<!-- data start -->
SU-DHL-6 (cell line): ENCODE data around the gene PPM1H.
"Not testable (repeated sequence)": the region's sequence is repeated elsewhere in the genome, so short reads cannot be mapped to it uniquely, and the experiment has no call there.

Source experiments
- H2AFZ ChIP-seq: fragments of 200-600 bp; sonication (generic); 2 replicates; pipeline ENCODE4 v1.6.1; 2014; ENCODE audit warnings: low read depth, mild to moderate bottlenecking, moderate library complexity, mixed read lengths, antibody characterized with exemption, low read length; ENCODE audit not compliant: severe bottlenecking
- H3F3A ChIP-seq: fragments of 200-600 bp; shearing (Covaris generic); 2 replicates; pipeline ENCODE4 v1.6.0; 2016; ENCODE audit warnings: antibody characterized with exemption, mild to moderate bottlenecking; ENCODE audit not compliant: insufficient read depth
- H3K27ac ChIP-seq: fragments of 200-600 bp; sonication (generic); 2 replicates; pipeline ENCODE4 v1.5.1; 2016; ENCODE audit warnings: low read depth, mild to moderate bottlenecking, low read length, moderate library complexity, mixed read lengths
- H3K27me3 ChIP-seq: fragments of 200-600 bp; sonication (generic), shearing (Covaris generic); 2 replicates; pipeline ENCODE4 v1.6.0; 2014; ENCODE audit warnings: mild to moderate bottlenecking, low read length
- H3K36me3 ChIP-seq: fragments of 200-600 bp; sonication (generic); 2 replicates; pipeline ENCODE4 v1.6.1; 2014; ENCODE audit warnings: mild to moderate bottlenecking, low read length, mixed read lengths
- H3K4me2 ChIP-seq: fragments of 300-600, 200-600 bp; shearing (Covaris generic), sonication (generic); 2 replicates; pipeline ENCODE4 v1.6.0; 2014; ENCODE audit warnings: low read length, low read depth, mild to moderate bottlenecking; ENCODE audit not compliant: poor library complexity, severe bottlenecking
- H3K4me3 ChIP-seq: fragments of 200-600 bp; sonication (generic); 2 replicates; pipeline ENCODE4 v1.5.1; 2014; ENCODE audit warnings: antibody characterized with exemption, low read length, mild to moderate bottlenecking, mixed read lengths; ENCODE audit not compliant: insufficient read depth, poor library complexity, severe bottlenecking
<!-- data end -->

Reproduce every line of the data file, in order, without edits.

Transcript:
SU-DHL-6 (cell line): ENCODE data around the gene PPM1H.
"Not testable (repeated sequence)": the region's sequence is repeated elsewhere in the genome, so short reads cannot be mapped to it uniquely, and the experiment has no call there.

Source experiments
- H2AFZ ChIP-seq: fragments of 200-600 bp; sonication (generic); 2 replicates; pipeline ENCODE4 v1.6.1; 2014; ENCODE audit warnings: low read depth, mild to moderate bottlenecking, moderate library complexity, mixed read lengths, antibody characterized with exemption, low read length; ENCODE audit not compliant: severe bottlenecking
- H3F3A ChIP-seq: fragments of 200-600 bp; shearing (Covaris generic); 2 replicates; pipeline ENCODE4 v1.6.0; 2016; ENCODE audit warnings: antibody characterized with exemption, mild to moderate bottlenecking; ENCODE audit not compliant: insufficient read depth
- H3K27ac ChIP-seq: fragments of 200-600 bp; sonication (generic); 2 replicates; pipeline ENCODE4 v1.5.1; 2016; ENCODE audit warnings: low read depth, mild to moderate bottlenecking, low read length, moderate library complexity, mixed read lengths
- H3K27me3 ChIP-seq: fragments of 200-600 bp; sonication (generic), shearing (Covaris generic); 2 replicates; pipeline ENCODE4 v1.6.0; 2014; ENCODE audit warnings: mild to moderate bottlenecking, low read length
- H3K36me3 ChIP-seq: fragments of 200-600 bp; sonication (generic); 2 replicates; pipeline ENCODE4 v1.6.1; 2014; ENCODE audit warnings: mild to moderate bottlenecking, low read length, mixed read lengths
- H3K4me2 ChIP-seq: fragments of 300-600, 200-600 bp; shearing (Covaris generic), sonication (generic); 2 replicates; pipeline ENCODE4 v1.6.0; 2014; ENCODE audit warnings: low read length, low read depth, mild to moderate bottlenecking; ENCODE audit not compliant: poor library complexity, severe bottlenecking
- H3K4me3 ChIP-seq: fragments of 200-600 bp; sonication (generic); 2 replicates; pipeline ENCODE4 v1.5.1; 2014; ENCODE audit warnings: antibody characterized with exemption, low read length, mild to moderate bottlenecking, mixed read lengths; ENCODE audit not compliant: insufficient read depth, poor library complexity, severe bottlenecking